The Department of Defense subsequently issued a policy on the use of cluster munitions that reaffirmed their value as “legitimate weapons with clear military utility” while also acknowledging the need to minimize collateral damage to both civilians and civilian infrastructure. Absent cluster munitions, U.S. forces would be pressed to rely on massed fires that would likely create even more damage and destruction than the DPICM. The policy also set out a 10-year timeline to develop a new cluster munition with a dud rate of 1 percent rather than the 3 percent dud rate with the DPICM. (Disclosure: Co-author Eric Edelman was under secretary of defense for policy when this directive was adopted.) 

Unfortunately, the 10-year timeline came and went without a replacement for the DPICM, and in 2017 the Department of Defense revised the 2008 policy and remanded the decision for use of cluster munitions to combatant commanders “in extreme circumstances to meet immediate warfighting demands.” 

The humanitarian argument against providing DPICMs is that the U.S. should not contribute to civilian casualties in aiding Ukraine. The reality, however, is that Russia has apparently already used cluster munitions (with much higher dud rates than the DPCIM) in attacks throughout Ukraine. Eastern Ukraine will already require a massive cleanup effort after the war is over. Ukrainian use of DPICMs would be a drop in the bucket and arguably create less destruction and devastation than high explosive rounds. More pointedly, if the DPICMs help Ukraine win the war by ejecting Russian forces from its territory, civilian deaths will decline dramatically.

A second argument is that U.S. provision of DPICMs would undermine arms control norms. Both the Bush and Obama administrations expressed sympathy for the objectives of the Oslo Convention,  despite the U.S. not being a signatory. But denying DPICMs to Kyiv forces it to observe rules its enemy is not bound by. U.S. policymakers will have to ask themselves whether playing by the Marquis of Queensbury rules makes sense if the cost is a long, bloody stalemate in Ukraine that just prolongs the already excruciating suffering of Russia’s victims in this war.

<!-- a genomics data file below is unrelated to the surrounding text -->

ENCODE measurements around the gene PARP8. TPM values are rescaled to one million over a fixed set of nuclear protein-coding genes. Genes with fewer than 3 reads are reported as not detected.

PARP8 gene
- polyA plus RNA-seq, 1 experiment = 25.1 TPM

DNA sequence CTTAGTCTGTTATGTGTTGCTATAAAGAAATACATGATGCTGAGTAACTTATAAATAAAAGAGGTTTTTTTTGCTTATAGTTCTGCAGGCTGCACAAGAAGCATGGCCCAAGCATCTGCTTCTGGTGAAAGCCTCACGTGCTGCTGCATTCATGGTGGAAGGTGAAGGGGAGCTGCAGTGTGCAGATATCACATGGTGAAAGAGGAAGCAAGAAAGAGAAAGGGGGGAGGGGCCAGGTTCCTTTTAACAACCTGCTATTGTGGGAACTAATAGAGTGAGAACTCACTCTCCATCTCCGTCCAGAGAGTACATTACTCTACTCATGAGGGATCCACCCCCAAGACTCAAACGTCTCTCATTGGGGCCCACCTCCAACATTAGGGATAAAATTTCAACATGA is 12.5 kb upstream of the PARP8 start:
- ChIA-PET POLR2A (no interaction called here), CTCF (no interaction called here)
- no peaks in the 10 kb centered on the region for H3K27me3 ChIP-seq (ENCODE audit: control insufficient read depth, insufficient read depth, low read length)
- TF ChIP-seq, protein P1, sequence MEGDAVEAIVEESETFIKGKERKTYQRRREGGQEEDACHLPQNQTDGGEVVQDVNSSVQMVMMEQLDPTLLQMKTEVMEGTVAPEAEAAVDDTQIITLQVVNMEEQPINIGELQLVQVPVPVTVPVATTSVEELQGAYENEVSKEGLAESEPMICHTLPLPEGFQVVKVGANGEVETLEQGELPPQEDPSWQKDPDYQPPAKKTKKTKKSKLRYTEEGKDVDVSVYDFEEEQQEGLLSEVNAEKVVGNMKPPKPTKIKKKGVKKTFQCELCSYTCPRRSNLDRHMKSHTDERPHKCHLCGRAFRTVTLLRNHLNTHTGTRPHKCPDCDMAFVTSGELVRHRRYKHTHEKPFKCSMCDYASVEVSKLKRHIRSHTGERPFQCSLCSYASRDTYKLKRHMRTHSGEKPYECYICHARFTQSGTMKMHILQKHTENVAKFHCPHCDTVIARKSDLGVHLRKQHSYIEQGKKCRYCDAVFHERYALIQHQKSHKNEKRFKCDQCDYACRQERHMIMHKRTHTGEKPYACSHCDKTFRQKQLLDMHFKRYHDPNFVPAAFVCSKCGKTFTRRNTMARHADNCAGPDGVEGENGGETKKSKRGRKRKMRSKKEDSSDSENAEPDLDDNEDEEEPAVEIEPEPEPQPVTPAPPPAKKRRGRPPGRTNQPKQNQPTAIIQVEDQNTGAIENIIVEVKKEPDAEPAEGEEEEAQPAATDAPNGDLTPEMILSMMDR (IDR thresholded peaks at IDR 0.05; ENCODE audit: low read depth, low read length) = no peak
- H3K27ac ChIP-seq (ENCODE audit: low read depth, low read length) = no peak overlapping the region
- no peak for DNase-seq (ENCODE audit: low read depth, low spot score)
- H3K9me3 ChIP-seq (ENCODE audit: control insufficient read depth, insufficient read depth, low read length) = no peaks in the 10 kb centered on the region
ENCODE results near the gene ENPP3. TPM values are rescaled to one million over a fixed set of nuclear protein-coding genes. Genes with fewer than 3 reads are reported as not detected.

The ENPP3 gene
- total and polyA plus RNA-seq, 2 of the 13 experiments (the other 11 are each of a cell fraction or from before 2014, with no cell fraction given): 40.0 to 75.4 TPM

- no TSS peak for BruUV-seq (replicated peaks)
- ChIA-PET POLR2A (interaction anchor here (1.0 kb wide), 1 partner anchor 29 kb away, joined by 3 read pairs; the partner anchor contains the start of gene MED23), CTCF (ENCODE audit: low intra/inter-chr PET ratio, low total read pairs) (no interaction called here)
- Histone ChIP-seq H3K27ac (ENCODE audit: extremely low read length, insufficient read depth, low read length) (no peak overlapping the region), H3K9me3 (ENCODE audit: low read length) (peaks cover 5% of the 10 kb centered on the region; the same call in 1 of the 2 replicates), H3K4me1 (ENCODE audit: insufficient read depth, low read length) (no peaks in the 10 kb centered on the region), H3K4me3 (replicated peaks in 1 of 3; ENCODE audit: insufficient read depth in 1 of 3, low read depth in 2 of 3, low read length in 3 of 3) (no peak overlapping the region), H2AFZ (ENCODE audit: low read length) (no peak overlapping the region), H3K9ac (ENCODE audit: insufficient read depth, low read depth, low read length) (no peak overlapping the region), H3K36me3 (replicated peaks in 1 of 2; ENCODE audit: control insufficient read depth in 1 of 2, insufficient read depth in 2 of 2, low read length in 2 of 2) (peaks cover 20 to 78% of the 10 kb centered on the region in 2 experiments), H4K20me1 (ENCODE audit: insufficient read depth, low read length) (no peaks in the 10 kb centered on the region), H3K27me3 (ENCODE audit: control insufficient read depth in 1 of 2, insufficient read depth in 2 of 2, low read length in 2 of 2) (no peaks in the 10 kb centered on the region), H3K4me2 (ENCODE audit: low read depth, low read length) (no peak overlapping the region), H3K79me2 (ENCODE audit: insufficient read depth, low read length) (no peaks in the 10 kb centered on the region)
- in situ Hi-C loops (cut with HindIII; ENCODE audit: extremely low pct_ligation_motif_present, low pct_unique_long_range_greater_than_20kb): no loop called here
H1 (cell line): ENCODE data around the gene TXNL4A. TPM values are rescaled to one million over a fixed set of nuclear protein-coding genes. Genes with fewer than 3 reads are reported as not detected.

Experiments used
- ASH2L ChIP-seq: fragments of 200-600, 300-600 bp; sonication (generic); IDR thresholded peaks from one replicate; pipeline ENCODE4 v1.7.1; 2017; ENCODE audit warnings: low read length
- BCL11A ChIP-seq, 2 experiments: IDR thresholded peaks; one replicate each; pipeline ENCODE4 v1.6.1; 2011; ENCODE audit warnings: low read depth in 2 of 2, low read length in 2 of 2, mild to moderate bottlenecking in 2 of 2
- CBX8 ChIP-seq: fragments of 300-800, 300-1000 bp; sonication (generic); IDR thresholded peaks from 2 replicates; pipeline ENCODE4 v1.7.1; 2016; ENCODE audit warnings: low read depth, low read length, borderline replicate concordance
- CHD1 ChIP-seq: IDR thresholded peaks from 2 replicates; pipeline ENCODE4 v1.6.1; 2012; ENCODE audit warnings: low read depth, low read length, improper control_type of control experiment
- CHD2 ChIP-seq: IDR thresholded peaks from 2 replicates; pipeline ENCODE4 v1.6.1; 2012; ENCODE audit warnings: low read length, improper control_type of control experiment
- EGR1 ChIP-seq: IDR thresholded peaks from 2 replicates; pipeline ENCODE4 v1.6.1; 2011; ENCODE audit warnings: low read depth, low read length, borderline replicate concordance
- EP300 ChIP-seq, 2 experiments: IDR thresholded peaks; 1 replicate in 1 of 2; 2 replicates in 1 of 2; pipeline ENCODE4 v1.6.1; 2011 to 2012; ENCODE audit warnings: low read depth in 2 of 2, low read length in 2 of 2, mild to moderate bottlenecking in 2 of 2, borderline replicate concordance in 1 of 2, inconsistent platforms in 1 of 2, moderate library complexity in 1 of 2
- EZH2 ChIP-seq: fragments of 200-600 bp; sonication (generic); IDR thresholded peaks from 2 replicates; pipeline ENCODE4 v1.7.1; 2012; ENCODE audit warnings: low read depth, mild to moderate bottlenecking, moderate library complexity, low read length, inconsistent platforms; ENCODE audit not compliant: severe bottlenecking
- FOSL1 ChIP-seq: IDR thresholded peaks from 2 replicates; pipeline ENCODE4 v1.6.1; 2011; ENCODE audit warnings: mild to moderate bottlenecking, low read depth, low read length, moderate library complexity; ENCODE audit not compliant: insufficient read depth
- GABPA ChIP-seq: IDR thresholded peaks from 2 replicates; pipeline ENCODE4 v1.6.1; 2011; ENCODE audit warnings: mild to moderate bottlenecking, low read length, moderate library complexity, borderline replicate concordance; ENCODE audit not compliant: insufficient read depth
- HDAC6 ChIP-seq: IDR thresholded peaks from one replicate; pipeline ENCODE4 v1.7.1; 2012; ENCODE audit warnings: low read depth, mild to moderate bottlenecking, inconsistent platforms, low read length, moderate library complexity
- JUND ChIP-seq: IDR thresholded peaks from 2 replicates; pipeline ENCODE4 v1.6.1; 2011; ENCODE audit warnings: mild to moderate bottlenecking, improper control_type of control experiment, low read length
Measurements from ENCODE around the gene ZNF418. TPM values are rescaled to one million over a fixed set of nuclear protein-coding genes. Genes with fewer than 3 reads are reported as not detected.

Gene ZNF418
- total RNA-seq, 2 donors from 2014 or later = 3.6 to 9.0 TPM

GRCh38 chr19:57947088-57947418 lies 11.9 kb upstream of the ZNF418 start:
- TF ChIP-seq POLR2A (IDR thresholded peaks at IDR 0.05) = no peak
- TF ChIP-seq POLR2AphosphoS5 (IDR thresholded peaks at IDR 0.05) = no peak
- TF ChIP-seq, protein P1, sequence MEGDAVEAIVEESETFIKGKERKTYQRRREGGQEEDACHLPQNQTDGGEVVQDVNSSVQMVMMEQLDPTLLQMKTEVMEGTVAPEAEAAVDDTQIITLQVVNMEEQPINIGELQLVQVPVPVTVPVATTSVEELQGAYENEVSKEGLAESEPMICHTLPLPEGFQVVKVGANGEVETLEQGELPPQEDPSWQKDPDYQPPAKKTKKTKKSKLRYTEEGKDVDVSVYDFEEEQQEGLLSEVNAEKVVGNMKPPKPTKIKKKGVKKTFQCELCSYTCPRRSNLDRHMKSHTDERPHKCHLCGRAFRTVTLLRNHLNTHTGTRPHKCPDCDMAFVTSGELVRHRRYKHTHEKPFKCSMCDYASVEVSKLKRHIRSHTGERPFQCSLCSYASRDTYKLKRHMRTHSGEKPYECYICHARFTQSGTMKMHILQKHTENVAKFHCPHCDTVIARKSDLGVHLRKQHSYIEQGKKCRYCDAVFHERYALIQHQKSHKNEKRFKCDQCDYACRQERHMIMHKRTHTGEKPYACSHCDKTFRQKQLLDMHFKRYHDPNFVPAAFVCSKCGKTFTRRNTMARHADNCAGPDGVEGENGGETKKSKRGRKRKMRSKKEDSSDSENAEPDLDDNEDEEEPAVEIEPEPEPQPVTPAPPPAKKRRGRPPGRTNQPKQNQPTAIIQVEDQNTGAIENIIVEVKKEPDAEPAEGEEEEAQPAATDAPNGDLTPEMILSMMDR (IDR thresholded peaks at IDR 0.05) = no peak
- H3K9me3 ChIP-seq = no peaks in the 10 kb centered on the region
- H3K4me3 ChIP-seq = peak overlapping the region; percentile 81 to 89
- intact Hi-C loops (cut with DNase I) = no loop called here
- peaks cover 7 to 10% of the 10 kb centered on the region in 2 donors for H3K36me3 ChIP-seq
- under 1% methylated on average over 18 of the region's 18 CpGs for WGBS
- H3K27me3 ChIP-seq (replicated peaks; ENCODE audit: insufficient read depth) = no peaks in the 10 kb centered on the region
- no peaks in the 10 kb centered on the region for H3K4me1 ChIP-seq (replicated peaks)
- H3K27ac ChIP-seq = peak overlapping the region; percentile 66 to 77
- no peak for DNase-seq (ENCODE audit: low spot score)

A final impediment to providing DPICMs regards our allies. Britain, France, and Germany, among many others aiding Ukraine, have all signed the Oslo Convention. Discussions with military officials from our close allies suggest that public opinion would not look kindly on the provision of cluster munitions to Ukraine. This should not be an insuperable obstacle. Russia’s continued barrage of missiles and drones against civilian targets provides an opening for U.S. private and public diplomacy to explain why these weapons are justified and the reasons why the potential, limited humanitarian costs are outweighed by the desirability of shortening the conflict. 

The Republican chairs and ranking members of the House and Senate foreign affairs and defense committees sent a letter to Biden strongly arguing in favor of sending DPICMs to Ukraine. As their letter argues, providing Ukrainians with this capability would alleviate pressures on U.S. and allied supplies since much of the inventory is already stored at bases in Europe. DPICMs could help channel Russian forces onto terrain more suitable for precision targeting, and relieve Ukraine of some of the logistical challenges connected to heavy use of artillery. As the Ukrainians set the conditions for their long-awaited counteroffensive, we urge the Biden administration to provide them with these munitions now.

Eric S. Edelman is counselor at the Center for Strategic and Budgetary Assessments and is a former U.S. ambassador to Turkey, Finland, and under secretary of defense for policy.

Franklin C. Miller served for three decades as a senior nuclear policy and arms control official in the Pentagon and on the National Security Council staff. He is a principal at the Scowcroft Group.